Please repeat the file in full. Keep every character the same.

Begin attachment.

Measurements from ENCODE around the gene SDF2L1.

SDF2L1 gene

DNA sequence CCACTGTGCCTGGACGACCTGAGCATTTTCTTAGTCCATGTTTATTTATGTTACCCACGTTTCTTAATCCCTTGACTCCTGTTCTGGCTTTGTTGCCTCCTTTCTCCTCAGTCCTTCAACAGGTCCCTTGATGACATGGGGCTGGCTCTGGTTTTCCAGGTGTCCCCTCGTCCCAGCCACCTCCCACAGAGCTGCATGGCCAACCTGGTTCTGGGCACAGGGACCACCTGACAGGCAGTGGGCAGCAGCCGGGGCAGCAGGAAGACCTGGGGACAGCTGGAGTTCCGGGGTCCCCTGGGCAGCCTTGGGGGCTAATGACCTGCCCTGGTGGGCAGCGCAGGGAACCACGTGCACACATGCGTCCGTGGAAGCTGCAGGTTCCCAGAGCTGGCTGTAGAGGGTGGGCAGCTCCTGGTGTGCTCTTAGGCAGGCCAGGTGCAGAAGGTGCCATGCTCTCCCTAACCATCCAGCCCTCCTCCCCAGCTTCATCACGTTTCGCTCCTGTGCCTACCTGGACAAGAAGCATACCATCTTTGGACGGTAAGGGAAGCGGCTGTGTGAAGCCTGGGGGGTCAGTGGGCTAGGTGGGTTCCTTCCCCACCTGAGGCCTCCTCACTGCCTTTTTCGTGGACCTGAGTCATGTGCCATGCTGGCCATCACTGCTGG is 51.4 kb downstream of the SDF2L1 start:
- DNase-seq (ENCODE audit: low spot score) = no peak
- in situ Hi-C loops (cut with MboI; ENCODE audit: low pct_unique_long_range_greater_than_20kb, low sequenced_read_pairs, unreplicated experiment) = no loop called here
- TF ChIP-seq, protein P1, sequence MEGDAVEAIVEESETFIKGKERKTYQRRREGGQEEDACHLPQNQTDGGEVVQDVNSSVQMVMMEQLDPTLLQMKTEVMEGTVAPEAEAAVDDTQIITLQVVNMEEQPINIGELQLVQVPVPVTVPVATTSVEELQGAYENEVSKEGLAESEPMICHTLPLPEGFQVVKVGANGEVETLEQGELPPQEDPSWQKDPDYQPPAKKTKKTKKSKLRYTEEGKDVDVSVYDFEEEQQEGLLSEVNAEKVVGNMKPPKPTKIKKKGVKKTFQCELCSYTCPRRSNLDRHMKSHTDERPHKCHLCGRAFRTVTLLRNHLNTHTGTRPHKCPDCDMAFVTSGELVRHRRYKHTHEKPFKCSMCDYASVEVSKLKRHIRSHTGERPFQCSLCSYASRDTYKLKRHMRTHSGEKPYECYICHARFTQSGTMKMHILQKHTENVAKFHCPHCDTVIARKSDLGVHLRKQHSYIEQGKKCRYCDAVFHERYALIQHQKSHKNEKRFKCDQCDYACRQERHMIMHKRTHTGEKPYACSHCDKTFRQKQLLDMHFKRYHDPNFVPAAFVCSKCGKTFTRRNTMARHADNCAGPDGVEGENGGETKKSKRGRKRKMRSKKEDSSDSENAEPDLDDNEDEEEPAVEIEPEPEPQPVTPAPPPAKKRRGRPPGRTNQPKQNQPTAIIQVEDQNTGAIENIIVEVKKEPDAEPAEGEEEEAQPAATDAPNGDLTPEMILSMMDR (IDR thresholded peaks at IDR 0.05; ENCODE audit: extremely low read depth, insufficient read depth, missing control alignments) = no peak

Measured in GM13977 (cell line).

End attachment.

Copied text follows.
Measurements from ENCODE around the gene SDF2L1.

SDF2L1 gene

DNA sequence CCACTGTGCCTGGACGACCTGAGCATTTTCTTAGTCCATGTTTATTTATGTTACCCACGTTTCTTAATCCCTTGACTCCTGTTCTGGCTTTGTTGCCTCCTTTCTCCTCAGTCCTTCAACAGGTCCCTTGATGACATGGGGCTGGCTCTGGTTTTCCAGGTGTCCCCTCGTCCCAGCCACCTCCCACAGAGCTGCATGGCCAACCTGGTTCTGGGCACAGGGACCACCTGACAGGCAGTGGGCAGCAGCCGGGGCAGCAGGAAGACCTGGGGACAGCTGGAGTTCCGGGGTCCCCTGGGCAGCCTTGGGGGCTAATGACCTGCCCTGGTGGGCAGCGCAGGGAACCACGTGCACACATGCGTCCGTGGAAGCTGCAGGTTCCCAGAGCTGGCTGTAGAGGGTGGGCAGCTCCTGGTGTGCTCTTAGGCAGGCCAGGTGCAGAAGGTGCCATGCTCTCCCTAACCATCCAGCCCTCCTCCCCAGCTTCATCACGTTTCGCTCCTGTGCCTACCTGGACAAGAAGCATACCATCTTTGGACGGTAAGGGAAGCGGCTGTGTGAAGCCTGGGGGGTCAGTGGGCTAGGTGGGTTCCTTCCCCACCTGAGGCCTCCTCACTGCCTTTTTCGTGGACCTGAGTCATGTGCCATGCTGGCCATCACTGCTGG is 51.4 kb downstream of the SDF2L1 start:
- DNase-seq (ENCODE audit: low spot score) = no peak
- in situ Hi-C loops (cut with MboI; ENCODE audit: low pct_unique_long_range_greater_than_20kb, low sequenced_read_pairs, unreplicated experiment) = no loop called here
- TF ChIP-seq, protein P1, sequence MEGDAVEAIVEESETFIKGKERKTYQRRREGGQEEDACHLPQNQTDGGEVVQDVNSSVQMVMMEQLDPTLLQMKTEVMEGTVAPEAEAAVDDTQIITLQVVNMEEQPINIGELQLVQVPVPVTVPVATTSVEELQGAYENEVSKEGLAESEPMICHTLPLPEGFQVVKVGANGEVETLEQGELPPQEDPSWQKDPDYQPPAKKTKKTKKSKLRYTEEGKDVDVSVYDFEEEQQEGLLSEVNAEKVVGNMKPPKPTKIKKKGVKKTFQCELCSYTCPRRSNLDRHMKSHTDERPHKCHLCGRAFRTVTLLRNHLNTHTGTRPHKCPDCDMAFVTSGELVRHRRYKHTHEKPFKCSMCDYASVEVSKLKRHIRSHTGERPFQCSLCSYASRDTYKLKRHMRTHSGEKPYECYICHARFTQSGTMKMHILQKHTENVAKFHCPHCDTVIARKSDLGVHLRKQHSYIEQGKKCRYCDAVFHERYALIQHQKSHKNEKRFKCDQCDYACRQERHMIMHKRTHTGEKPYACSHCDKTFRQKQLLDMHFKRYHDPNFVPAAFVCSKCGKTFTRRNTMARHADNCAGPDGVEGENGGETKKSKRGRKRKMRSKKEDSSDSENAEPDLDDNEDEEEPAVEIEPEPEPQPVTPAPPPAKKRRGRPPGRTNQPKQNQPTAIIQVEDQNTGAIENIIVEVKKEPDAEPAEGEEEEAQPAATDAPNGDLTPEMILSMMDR (IDR thresholded peaks at IDR 0.05; ENCODE audit: extremely low read depth, insufficient read depth, missing control alignments) = no peak

Measured in GM13977 (cell line).